Ray Dalio: I think for everybody, in order to be successful, there are five steps that you go through essentially. But everybody has their goals. What is their goal and passion? So you have goals. And then what happens is you're going after your goals and you encounter your problems. So encountering problems, and then the big difference between people is how they approach those problems. People who get bummed out by the problems don't learn from it. Who learns from them? So those who recognized the problems are excited that they get into those problems or mistakes. Mistakes are learning experiences. The pain that comes for that mistake, every time you have pain it's an indication that something is at odds. So the people who have the pain are the people then who will go into that and realize that if they solve that pain, solve that problem, understand what that is representative of -- not just the one problem -- but that problem is a certain type of problem that will happen over and over and over again in your life, and if you can solve, "How do I deal with that kind of problem?" The third thing that everybody needs to do is, if they have problems on the way to their goals, that they diagnose those problems and they get to the root cause -- the real root cause. The real root is often -- is typically -- what people are like. Can you go to what you're like? Can you go to your mistakes? Can you go to your weaknesses? Right. Can you go to other people's mistakes and weakness? Some people, because of ego barrier, can't do that, so if they don't recognize their own mistakes, their own weaknesses, or other's mistakes and weaknesses -- what the root cause may be and what they're like because of ego barriers -- if they can't go there, they're going to repeat those mistakes. They're going to have them over and over again. So it's the process essentially of saying, at that stage, "What am I like?" Everybody has strengths and everybody has weaknesses. The weaknesses are the other side of the strengths. So let's say if you're a right brain/creative person, you may not be reliable. Because just the way you think necessitates you to think a certain way, that means you can't think in another way. That means you're going to keep bumping into that thing that's standing in your way. But unless you can embrace, "I'm not reliable," right, and deal with it, you won't get around it. It's still going to continue to be a barrier. Right. So the diagnosis to the root cause is important. So then if you diagnose, then you have to design what you are going to do about it that works. So let's say you are very creative but not reliable. Okay, you have to find the means of first of all embracing that, and then saying, "If I'm not reliable, what do I? Do I work with a reliable person? Do I learn reliability? Do I have some compensating mechanism?" Because I can't let that lack of reliability stand in the way of my goal. As long as I keep doing that I'm going to keep running into problems.
So you have to design what you do about the problems. And then when you're designing what to do about the problems, you have to follow it through. You have to follow through, or do the thing you design. Doing the thing you design requires self-discipline and so on. People have to do those things in order to be successful. Right. They have to know what their goals are. They have to diagnose their problems down to the root cause, the real root cause. They have to design ways to get around them, and then they have to have the self-discipline to follow that. It's a continuous iterative process. So that's what we keep doing. I would say that all of the shapers are doing that. So they don't mind the problems. That's their adventure. A wonderful book is Einstein's Mistakes. You hear his struggles. He wouldn't have been cutting-edge, he wouldn't have been inventive if he didn't go through that. So when you're looking at the personality characteristics, the personality characteristics lend themselves to doing that five-step process well.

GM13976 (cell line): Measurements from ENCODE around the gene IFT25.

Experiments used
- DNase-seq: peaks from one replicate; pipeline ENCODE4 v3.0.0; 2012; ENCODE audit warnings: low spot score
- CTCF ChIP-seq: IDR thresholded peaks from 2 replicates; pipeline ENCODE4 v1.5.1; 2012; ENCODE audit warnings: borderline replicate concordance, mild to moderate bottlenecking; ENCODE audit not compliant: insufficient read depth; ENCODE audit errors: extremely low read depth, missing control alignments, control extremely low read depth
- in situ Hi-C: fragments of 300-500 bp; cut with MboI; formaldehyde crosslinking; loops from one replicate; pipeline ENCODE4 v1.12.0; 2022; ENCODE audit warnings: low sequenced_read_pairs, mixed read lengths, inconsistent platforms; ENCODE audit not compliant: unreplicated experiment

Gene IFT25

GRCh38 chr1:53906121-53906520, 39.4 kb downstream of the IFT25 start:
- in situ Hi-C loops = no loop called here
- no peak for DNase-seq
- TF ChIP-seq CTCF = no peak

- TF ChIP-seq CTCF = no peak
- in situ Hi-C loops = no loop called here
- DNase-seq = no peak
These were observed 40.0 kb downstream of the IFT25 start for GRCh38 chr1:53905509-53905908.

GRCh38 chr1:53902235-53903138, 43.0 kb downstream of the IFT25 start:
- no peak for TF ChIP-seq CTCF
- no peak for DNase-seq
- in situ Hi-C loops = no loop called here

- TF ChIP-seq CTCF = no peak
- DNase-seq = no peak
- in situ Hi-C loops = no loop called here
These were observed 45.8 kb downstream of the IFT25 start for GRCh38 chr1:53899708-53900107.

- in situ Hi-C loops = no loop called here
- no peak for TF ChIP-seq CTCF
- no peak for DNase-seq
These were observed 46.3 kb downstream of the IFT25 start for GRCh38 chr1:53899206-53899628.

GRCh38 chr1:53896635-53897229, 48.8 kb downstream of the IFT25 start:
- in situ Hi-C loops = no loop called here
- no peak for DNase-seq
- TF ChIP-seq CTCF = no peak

In his book The Outliers, Malcolm Gladwell says it takes something like 10,000 hours of working at something to become remarkable, to become extraordinary. I think you're also describing a person who is very driven, who has great tenacity and doesn't let things get in the way of the goal.
Ray Dalio: Yes, of course. It's an element, but...It's the mixture of the elements that matter. You could have a tremendous tenacity, but you're studying, you're learning, you're trying to memorize and remember everything that you're being taught and you're really trying hard. You could have great tenacity. You need the making sense of something, you need to embrace reality. You need these other dimensions. Right. So I think the things that we started to talk about just before, the things that these people have a need for is: First, they need to -- most fundamentally - make sense of things, which is a very different kind of learning process. It's a very internalized learning process. It's not a memory-based process. So none of these people -- unlike the population as a whole -- none of these people have a desire to follow instructions.